The rest of my lifetime to do it, resting often, sleeping
Under the pines or, above them, on the unclothed rocks.
I want to see how many stars are still in the sky
That we have smothered for years now, a century at least.
I want to look back at everything, forgiving it all,
And peaceful, knowing the last thing there is to know.
All that urgency! Not what the earth is about!
How silent the trees, their poetry being of themselves only.
I want to take slow steps, and think appropriate thoughts.
In ten thousand years, maybe, a piece of the mountain will fall.

Meditations on Superbowl, salt & light

Wide Receiver (excerpt) by Mark Halliday
… so come on, star boy, fling a Hail Mary
with a dream-coached combination of muscle and faith
and I will gauge the arc and I will not be stupidly frantic
and I will time my jump and—I’m just going to say
in the cool gloaming of this weirdly long game
it is not impossible that I will make the catch.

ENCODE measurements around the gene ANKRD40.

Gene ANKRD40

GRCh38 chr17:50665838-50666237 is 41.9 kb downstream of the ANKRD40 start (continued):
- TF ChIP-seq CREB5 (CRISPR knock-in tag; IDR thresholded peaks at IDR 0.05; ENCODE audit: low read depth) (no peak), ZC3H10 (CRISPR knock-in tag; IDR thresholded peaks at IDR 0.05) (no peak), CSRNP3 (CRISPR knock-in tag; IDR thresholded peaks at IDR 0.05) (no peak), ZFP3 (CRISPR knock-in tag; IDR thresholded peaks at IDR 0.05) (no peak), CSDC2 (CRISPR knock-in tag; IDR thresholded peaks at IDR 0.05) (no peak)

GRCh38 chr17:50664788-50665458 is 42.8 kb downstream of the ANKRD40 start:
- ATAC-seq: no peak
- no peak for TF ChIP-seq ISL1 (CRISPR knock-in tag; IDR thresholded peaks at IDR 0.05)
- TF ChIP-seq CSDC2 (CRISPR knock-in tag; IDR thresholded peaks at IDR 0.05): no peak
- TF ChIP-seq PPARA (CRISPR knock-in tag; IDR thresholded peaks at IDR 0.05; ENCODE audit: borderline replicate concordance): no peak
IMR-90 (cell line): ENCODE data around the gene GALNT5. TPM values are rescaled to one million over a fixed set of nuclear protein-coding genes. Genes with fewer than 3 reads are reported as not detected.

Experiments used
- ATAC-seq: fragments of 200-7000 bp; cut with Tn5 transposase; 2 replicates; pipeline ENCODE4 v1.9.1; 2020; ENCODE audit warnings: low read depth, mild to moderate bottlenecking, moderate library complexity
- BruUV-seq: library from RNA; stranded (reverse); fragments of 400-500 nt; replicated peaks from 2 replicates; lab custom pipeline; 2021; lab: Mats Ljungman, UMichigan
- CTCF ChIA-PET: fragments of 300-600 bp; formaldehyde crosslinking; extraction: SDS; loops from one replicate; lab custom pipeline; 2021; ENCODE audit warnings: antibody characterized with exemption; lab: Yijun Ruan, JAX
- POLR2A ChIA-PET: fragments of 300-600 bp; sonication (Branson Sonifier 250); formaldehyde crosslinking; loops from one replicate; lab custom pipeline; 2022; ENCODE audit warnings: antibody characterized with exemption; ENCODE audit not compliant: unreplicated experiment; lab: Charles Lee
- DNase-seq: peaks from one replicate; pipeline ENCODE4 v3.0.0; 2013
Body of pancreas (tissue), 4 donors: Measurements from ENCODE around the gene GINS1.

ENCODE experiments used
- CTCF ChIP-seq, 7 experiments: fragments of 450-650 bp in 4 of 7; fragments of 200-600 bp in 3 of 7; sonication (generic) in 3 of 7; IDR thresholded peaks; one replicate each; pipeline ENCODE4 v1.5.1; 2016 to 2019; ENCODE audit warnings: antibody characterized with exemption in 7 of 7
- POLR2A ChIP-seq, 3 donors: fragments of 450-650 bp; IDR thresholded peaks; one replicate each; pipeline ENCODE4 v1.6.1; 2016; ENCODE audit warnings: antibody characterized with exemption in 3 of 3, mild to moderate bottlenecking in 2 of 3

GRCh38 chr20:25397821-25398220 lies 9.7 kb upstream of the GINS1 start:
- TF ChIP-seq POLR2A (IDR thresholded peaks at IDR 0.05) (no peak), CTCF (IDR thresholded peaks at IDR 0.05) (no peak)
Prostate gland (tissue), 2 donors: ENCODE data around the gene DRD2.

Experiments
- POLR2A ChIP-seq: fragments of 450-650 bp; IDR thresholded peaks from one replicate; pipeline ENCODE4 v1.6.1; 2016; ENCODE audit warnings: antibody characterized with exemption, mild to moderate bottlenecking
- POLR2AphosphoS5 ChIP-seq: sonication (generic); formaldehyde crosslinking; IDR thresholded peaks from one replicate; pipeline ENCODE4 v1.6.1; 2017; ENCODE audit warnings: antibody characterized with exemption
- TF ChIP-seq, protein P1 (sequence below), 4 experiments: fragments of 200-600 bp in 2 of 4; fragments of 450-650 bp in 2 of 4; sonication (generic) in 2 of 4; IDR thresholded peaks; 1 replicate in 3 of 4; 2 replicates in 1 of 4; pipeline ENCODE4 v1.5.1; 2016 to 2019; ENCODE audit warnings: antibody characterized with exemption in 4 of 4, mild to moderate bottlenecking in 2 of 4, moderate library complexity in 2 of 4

Love Like Salt by Lisel Mueller
It lies in our hands in crystals
too intricate to decipher
It goes into the skillet
without being given a second thought
It spills on the floor so fine
we step all over it
We carry a pinch behind each eyeball
It breaks out on our foreheads
We store it inside our bodies
in secret wineskins
At supper, we pass it around the table
talking of holidays and the sea.


Oh, these vast, calm, measureless mountain days, days in whose light everything seems equally divine, opening a thousand windows to show us God. — John Muir


So the darkness shall be the light, and the stillness the dancing. — T.S. Eliot